Singapore will pass new laws to combat racism, workplace discrimination: PM Lee
- Muslim nurses can now wear headscarves at work, PM Lee said in annual policy address, where he also announced new anti-racism laws incorporating restorative justice
- The government will also boost employment rules amid a ‘growing restlessness’ by middle-income Singaporeans over foreign workers
The measures unveiled in the address represent one of the biggest recent updates to the extensive set of policy levers wielded by the ruling People’s Action Party’s (PAP) to keep a lid on intercommunity tensions in the multiracial nation.
Workplace discrimination and the economic stress faced by low-income workers were also high on Lee’s agenda, as he announced an expansion of the so-called progressive wage model that the country currently uses in place of a universal minimum wage.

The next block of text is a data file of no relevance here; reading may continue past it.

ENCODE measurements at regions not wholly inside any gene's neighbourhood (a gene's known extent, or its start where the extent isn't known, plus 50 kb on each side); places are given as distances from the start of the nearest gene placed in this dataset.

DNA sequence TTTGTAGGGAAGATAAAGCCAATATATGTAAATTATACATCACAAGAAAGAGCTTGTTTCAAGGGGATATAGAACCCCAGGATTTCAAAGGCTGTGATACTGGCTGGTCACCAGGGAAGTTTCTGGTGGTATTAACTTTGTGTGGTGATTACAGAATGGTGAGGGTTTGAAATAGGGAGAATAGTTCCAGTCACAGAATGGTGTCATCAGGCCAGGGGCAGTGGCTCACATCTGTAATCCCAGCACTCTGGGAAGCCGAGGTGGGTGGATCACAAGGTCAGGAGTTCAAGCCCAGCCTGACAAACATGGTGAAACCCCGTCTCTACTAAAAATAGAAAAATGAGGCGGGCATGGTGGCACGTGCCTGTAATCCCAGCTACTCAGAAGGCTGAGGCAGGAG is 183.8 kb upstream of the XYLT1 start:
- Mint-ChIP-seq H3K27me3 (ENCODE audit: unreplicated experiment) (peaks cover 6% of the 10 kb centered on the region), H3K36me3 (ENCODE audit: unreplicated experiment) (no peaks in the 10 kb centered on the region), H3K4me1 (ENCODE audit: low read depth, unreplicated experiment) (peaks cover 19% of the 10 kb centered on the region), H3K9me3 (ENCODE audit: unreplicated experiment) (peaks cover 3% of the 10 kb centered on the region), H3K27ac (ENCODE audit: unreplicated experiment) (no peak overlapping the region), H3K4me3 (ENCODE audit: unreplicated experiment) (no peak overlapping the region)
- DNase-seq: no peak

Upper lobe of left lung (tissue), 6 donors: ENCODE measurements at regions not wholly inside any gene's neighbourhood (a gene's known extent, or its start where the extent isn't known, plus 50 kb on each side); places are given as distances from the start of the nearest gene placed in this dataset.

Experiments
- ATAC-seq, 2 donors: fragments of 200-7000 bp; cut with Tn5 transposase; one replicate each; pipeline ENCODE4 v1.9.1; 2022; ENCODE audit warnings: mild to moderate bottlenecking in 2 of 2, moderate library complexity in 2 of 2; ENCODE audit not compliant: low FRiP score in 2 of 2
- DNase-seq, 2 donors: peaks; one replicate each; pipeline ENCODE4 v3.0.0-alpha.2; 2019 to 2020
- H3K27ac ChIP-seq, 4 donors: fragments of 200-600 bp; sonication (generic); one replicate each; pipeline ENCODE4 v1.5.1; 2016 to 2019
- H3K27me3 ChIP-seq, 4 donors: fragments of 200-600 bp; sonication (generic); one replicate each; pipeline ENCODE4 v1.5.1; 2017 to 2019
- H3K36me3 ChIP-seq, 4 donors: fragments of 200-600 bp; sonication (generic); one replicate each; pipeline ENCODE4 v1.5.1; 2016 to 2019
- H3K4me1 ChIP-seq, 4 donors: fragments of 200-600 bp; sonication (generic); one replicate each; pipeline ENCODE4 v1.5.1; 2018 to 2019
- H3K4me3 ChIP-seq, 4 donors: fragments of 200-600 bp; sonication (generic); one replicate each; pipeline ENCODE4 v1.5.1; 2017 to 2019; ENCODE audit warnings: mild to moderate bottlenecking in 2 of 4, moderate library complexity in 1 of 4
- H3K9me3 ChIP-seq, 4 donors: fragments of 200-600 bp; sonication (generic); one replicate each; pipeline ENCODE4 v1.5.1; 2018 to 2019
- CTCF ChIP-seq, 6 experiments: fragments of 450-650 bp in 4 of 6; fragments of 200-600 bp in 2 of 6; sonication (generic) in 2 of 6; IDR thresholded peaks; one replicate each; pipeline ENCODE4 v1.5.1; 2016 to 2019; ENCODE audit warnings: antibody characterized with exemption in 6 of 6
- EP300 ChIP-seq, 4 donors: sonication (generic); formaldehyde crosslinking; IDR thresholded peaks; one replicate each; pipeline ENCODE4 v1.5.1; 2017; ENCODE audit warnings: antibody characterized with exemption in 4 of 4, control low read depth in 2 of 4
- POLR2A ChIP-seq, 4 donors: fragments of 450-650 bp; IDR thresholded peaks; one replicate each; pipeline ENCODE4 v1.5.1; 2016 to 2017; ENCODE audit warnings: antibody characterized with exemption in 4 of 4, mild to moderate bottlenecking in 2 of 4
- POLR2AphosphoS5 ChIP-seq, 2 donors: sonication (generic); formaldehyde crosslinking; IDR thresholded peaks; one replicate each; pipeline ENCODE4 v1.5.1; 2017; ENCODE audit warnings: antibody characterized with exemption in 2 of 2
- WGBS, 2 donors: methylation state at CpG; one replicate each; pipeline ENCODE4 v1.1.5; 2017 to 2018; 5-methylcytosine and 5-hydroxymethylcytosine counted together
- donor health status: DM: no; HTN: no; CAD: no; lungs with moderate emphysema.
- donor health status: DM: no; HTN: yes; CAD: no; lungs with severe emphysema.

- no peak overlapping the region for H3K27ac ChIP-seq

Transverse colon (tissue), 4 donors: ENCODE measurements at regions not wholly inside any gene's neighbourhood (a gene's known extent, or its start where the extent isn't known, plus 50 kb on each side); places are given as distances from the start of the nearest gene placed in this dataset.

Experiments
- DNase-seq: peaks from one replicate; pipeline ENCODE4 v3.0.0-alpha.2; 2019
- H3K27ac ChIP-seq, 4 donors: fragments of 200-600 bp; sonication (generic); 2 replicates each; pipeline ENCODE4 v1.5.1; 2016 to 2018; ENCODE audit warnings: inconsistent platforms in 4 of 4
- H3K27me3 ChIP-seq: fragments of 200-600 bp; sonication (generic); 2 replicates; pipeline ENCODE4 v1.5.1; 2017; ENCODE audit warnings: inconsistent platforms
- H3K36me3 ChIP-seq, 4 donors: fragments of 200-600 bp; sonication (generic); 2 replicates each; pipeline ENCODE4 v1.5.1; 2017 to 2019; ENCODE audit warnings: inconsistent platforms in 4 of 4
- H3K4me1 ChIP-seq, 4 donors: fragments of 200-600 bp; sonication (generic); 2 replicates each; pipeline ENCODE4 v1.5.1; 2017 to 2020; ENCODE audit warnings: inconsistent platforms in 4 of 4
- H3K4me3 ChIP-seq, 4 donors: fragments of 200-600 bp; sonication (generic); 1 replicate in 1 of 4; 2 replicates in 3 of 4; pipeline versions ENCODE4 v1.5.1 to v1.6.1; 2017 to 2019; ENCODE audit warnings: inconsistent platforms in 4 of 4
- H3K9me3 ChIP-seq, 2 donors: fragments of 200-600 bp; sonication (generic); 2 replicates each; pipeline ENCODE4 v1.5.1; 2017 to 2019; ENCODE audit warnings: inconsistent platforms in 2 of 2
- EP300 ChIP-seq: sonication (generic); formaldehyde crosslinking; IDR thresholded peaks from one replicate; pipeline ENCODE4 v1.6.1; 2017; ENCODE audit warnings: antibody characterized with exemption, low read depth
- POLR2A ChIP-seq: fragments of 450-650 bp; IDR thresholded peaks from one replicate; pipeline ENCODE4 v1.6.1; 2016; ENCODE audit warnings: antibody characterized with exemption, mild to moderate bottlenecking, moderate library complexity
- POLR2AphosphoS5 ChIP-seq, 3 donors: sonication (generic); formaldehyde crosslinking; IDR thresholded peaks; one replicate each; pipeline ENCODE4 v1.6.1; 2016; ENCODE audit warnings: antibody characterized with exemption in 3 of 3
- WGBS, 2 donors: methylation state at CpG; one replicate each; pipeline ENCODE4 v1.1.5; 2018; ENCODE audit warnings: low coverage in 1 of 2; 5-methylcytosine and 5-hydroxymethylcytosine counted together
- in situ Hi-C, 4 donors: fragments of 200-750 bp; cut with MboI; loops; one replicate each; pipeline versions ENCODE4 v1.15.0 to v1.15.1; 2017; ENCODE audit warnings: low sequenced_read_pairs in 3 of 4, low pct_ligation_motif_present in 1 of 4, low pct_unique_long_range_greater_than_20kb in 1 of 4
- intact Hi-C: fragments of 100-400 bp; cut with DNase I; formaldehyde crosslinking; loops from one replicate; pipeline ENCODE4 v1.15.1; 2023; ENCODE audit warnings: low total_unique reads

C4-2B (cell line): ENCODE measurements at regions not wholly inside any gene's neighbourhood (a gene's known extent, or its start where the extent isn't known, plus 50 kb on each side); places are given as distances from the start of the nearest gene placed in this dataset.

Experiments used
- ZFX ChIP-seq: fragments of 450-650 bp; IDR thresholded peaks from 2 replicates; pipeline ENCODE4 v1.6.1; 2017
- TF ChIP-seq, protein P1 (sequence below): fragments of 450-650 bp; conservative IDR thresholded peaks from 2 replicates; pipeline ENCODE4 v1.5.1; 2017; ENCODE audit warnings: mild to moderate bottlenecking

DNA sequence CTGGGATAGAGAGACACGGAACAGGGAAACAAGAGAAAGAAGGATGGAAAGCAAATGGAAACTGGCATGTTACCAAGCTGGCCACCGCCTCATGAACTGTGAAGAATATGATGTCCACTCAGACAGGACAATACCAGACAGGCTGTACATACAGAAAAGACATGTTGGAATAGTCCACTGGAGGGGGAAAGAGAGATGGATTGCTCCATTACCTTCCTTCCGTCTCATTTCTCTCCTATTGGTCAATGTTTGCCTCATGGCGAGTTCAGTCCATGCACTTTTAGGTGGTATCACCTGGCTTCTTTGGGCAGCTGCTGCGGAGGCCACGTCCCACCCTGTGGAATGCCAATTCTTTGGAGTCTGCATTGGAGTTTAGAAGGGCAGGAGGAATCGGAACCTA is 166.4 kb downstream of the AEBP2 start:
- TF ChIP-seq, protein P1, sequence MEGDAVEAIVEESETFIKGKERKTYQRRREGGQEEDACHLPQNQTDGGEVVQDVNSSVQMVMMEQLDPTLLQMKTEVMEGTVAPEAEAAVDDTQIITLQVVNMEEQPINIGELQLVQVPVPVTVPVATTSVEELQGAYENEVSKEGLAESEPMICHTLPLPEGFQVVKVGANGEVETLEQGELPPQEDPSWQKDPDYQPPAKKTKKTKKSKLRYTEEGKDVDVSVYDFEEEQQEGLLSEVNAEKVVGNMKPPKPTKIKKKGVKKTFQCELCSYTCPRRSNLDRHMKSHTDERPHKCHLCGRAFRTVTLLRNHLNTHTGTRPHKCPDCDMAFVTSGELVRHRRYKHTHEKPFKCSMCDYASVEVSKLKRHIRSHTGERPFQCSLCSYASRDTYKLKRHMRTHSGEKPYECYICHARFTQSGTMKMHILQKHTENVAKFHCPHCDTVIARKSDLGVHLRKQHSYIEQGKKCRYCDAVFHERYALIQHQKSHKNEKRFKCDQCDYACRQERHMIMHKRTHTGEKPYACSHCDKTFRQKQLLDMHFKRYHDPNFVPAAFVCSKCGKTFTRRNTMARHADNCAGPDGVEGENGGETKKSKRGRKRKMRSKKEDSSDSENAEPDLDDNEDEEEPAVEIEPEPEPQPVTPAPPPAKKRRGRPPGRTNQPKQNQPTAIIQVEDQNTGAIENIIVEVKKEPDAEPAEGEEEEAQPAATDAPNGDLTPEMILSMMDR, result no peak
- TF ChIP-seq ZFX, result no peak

While the country presently has various laws – including sedition legislation – to deal with serious racial offences, Lee said a new Maintenance of Racial Harmony Act would be passed to incorporate “softer, gentler” touches focused on restorative justice that “heal hurt instead of leaving resentment”.
The new law is similar to the existing Maintenance of Religious Harmony Act that Lee said had had a “salutary effect” on intolerance and fostering religious harmony, even though the legislation’s punishment has not been invoked in its three-decade existence.
As part of the softer touch in the proposed new law, authorities will have the power to “order someone who has caused offence to stop doing it, and to make amends by learning more about the other race and mending ties with them”, the leader said.
Green light on headscarves
In a widely expected move, meanwhile, Lee formally announced that Muslim women in public health care institutions would now be permitted to wear the tudung – the Malay term for the Islamic headscarf – as part of their uniforms.